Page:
Forget AA; according to the movies, there’s no better cure for alcoholism or depression than good ol’ precollegiate athletic coaching. Riffing on everything from The Bad News Bears to Hoosiers, writer-director James C. Strouse (Grace Is Gone) milks mild comedy and moderate pathos out of a down-on-his-luck retread named Bill (Rockwell), who’s recruited to whip Indiana high-school misfits into a respectable girls’ basketball team. He’s the sort of sideline screamer who emulates Bobby Knight’s ill temper, nurses dashed dreams and awkwardly connects with his players while his own teenaged daughter threatens him with a restraining order.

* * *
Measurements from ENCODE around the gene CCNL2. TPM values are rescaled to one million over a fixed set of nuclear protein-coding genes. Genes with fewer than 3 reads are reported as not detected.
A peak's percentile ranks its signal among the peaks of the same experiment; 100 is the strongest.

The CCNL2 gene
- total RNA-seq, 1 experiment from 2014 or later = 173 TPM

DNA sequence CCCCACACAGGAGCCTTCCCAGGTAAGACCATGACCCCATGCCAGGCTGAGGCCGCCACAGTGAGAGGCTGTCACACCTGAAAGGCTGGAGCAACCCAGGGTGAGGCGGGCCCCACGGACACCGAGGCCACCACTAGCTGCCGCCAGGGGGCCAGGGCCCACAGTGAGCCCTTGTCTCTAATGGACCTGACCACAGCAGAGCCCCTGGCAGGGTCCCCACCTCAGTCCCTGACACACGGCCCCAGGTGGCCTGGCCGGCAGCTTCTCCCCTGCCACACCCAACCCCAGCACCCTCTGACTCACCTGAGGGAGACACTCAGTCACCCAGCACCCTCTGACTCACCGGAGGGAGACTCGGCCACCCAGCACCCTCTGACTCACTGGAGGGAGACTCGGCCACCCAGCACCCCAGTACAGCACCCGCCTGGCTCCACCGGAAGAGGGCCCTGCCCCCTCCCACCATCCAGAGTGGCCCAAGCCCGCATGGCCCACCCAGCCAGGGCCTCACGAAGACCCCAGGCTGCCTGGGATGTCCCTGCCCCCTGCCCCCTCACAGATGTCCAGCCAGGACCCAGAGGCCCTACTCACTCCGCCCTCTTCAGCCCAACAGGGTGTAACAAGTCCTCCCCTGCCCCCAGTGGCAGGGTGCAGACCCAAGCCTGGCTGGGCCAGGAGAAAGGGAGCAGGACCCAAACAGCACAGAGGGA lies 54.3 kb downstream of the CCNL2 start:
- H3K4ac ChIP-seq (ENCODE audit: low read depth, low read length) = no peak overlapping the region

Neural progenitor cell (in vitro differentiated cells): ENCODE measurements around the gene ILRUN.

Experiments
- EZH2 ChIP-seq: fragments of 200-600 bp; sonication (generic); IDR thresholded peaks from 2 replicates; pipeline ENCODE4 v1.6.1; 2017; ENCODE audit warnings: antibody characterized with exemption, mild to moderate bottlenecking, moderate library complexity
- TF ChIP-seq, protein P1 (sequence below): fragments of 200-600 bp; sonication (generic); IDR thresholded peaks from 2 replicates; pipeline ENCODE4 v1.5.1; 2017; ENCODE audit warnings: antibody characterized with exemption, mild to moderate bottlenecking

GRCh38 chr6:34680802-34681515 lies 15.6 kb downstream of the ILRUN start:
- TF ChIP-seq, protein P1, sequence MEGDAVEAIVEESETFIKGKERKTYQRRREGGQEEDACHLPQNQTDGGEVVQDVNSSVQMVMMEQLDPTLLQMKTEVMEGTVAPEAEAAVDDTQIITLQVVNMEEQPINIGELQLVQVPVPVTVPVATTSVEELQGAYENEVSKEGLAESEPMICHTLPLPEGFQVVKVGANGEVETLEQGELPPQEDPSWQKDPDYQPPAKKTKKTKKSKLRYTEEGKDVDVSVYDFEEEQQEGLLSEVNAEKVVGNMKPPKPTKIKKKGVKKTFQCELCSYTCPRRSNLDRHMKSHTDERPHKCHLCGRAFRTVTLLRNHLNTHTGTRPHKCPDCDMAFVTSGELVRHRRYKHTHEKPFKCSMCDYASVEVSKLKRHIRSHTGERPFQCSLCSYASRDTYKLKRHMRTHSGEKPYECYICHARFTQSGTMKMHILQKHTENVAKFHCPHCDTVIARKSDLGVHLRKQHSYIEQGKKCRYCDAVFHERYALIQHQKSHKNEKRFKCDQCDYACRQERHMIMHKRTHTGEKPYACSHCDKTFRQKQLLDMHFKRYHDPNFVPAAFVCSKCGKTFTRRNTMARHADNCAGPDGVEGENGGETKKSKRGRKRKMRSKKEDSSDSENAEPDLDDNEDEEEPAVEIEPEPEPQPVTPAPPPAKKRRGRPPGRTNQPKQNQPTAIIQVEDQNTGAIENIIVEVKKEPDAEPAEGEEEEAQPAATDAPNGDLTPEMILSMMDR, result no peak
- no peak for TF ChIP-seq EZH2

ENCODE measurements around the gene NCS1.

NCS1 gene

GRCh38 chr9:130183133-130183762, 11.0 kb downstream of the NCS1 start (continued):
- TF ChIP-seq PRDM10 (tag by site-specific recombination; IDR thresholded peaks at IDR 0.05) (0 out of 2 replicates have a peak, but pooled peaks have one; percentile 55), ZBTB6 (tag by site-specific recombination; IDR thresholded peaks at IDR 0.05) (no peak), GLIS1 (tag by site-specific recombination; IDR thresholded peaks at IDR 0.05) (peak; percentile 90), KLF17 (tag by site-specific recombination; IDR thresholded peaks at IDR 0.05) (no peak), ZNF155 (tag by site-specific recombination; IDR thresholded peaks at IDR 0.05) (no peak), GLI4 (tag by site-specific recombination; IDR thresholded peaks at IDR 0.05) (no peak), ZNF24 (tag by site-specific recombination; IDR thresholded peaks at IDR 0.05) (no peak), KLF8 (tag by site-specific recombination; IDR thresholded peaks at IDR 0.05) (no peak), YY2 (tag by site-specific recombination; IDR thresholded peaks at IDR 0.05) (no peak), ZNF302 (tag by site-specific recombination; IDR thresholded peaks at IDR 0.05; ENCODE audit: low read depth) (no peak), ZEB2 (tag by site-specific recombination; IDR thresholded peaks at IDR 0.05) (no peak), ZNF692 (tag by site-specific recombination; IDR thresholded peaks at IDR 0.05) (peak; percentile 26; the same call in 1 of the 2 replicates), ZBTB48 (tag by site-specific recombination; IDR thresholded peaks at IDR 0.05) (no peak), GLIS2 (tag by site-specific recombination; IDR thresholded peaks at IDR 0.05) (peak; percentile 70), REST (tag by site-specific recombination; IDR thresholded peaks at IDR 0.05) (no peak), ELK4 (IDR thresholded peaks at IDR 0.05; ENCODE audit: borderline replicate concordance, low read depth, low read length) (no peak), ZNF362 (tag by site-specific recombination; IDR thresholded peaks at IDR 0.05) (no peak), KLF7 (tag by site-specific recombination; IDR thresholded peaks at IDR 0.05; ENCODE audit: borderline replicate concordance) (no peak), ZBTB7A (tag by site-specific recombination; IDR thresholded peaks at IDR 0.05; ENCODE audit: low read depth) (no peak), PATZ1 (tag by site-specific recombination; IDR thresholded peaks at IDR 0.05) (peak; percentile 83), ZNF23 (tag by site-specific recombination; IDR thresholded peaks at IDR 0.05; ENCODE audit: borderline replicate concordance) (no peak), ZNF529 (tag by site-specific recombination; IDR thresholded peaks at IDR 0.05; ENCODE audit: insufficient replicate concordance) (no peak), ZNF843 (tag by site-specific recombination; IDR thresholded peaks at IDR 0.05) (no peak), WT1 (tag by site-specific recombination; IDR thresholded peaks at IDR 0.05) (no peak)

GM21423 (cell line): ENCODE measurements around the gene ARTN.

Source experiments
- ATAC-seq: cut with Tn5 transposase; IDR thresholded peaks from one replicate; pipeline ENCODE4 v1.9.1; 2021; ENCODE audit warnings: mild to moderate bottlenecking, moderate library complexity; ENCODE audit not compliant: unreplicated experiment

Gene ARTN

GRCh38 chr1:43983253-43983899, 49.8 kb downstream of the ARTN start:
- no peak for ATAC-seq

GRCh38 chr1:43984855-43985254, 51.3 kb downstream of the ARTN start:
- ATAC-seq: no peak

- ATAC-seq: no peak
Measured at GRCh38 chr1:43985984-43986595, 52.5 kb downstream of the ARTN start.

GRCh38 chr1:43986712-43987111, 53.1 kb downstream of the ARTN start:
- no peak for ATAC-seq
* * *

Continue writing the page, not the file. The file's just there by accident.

Excepting unique fits like last year’s Moon, Rockwell is the sort of actor who seems better suited to stealing movies from the periphery rather than slouching or erupting at the center. Here, he’s in constant danger of being upstaged by his own bushy mustache, which is indicative of the film’s reliance on sight gags (see also Rob Corddry’s gung-ho principal in matching red jeans and T-shirt) and easy, un-PC punch lines (re: lesbians, liberals, Mexicans). Strouse’s heart is in the right place, but he never actually contradicts Bill’s assertion that nobody cares about women’s sports. The girls are worth rooting for, but their pursuit is secondary to one sorry-ass dude’s redemption. That’s a win?—Eric Hynes
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